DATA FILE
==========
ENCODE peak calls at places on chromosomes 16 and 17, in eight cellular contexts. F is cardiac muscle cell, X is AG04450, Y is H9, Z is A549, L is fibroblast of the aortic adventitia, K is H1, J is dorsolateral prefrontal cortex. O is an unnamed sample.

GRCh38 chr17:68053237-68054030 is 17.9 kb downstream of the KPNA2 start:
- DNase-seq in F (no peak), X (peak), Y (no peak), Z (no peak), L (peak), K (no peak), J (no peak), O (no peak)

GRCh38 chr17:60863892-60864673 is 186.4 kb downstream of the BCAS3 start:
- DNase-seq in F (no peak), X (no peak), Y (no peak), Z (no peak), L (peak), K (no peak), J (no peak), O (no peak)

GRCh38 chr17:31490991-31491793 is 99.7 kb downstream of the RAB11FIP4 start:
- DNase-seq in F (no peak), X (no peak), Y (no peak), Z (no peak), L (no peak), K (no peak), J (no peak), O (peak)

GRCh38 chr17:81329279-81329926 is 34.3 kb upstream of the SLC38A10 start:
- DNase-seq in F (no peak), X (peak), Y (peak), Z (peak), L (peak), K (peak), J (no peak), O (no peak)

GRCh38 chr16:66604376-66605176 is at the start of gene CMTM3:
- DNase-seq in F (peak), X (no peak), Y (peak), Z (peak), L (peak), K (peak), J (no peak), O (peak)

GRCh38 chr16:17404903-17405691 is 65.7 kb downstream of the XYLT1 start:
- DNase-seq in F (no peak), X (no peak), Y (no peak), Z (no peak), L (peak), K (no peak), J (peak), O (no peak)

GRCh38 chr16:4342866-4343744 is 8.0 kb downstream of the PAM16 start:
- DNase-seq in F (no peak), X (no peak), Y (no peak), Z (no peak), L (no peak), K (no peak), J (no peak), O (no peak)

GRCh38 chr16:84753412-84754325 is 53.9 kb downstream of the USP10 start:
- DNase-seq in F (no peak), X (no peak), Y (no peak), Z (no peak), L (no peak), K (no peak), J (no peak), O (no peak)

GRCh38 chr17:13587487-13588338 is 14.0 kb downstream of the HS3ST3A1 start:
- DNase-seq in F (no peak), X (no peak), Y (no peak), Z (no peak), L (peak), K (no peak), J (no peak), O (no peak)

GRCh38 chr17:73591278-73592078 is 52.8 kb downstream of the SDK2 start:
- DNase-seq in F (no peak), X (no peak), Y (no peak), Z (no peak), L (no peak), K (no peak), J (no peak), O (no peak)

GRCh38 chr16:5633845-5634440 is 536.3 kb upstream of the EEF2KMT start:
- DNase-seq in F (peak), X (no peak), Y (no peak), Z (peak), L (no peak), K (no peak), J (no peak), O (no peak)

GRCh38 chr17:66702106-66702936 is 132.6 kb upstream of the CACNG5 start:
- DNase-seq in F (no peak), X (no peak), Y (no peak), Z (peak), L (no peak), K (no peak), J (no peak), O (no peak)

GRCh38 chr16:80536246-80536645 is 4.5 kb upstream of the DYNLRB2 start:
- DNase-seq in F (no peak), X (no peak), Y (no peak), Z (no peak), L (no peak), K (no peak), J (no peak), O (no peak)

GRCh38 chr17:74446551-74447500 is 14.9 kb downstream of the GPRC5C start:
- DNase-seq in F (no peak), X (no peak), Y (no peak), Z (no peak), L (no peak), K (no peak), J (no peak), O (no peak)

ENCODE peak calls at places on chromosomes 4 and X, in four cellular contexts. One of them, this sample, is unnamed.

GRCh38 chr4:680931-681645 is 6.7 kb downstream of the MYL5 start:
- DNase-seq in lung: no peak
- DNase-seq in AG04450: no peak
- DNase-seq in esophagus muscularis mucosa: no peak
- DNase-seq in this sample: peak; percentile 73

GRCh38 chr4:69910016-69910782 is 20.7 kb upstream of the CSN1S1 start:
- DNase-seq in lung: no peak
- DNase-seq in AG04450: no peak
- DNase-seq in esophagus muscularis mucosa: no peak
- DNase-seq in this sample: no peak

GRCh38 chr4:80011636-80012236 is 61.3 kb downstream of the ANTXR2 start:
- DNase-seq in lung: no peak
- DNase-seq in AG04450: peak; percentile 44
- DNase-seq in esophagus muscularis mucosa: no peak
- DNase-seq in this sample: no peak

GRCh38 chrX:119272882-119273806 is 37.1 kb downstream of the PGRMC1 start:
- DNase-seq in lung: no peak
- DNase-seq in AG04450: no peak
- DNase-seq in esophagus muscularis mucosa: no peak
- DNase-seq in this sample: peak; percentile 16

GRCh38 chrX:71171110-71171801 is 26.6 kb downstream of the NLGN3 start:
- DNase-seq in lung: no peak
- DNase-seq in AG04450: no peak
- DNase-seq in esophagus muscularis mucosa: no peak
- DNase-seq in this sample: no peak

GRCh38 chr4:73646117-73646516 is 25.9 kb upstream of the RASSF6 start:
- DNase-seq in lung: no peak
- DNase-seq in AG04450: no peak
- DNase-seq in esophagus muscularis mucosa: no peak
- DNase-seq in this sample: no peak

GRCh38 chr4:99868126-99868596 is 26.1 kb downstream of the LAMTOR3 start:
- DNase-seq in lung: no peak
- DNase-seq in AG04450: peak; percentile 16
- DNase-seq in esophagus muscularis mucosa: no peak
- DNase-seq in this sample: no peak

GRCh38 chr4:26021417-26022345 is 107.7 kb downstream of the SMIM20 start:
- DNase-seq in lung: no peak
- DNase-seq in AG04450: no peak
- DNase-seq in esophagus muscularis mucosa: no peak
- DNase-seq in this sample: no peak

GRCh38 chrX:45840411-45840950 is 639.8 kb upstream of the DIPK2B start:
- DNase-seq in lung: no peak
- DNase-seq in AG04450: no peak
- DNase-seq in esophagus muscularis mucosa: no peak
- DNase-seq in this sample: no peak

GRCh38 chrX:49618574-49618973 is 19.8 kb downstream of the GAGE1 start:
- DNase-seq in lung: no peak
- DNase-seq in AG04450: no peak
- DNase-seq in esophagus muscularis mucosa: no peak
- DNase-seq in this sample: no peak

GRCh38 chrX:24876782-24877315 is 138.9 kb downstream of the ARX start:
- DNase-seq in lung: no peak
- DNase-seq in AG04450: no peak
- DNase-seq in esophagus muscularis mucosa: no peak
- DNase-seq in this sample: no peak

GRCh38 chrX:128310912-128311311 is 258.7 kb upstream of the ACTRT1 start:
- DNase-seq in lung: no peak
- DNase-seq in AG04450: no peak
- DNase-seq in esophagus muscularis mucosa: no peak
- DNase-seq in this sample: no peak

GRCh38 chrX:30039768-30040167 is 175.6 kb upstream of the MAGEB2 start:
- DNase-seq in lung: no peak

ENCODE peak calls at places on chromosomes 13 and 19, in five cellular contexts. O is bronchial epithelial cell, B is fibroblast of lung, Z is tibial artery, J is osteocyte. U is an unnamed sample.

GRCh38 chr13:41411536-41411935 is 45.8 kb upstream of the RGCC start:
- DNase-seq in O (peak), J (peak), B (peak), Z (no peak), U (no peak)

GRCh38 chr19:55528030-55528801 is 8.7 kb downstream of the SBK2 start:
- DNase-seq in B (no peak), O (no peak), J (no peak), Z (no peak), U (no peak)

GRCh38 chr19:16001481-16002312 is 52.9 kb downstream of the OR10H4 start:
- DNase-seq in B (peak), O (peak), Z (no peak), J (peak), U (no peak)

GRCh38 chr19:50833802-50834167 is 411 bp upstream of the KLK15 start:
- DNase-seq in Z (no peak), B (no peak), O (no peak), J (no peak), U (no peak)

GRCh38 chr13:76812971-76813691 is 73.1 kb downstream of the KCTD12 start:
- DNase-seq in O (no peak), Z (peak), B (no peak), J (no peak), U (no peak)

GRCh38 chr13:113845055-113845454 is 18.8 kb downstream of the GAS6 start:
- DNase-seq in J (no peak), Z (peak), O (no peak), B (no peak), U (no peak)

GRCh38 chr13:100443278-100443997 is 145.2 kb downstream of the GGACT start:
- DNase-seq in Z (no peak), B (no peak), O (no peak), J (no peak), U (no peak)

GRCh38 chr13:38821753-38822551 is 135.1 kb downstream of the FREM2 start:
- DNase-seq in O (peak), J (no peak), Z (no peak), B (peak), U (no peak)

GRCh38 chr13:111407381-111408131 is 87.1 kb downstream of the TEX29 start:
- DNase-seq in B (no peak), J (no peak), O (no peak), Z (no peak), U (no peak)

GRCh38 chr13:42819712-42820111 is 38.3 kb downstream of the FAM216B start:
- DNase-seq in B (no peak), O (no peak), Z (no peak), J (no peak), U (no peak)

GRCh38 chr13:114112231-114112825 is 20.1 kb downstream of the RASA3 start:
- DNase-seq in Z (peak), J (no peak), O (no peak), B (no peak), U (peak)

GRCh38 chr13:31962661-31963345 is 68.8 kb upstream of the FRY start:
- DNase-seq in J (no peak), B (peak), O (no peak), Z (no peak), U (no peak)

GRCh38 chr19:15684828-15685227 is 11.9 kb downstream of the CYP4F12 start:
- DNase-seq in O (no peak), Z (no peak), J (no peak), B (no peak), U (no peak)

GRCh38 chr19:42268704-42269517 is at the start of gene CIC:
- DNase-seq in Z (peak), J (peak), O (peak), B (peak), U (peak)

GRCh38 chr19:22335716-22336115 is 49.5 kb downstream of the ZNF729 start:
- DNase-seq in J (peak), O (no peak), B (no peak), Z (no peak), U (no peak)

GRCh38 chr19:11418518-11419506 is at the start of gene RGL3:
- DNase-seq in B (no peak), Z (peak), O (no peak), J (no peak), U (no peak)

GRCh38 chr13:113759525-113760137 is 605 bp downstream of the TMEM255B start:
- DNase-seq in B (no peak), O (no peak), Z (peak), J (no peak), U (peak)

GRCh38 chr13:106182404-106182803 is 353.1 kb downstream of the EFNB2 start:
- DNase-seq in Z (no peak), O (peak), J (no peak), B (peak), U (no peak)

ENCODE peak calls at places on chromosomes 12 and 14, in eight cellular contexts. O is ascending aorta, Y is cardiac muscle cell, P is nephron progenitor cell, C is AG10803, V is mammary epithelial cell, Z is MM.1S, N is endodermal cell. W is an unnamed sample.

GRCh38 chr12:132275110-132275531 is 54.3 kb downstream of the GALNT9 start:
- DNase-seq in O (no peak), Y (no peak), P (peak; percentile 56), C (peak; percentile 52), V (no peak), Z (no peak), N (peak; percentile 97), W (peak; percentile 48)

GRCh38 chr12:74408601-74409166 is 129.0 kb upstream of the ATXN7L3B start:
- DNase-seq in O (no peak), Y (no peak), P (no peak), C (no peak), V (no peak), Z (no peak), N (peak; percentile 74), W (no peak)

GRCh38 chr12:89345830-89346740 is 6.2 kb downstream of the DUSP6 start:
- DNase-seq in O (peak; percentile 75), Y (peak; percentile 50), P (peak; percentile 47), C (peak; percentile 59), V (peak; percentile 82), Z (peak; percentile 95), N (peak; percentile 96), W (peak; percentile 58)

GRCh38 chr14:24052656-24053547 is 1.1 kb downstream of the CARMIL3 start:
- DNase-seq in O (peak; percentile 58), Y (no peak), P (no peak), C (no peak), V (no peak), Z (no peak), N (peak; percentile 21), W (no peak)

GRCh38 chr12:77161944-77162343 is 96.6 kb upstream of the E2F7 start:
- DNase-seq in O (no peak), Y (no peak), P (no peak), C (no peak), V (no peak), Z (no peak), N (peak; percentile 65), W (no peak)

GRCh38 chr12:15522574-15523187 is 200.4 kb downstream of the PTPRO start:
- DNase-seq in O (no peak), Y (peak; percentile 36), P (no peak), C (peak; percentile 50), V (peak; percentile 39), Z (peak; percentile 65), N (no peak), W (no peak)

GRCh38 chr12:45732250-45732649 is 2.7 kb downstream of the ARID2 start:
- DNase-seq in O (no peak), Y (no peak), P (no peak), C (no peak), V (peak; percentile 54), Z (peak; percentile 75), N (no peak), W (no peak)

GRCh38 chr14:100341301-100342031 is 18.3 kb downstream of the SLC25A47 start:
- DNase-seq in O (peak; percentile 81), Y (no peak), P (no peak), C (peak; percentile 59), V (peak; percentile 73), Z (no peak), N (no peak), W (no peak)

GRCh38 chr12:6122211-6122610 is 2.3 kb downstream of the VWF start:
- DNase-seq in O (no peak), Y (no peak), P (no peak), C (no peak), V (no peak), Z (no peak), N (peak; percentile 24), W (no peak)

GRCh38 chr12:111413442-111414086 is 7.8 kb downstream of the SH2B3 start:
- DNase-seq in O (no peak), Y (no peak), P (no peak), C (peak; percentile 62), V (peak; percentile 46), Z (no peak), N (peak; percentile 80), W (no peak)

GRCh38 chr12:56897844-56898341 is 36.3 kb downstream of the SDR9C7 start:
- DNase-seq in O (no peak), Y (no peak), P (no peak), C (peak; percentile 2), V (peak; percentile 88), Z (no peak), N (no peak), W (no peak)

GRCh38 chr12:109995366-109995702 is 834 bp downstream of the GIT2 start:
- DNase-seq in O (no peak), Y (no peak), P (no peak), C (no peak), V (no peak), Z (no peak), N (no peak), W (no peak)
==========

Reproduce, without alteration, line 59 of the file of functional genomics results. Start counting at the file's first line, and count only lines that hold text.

- DNase-seq in esophagus muscularis mucosa: no peak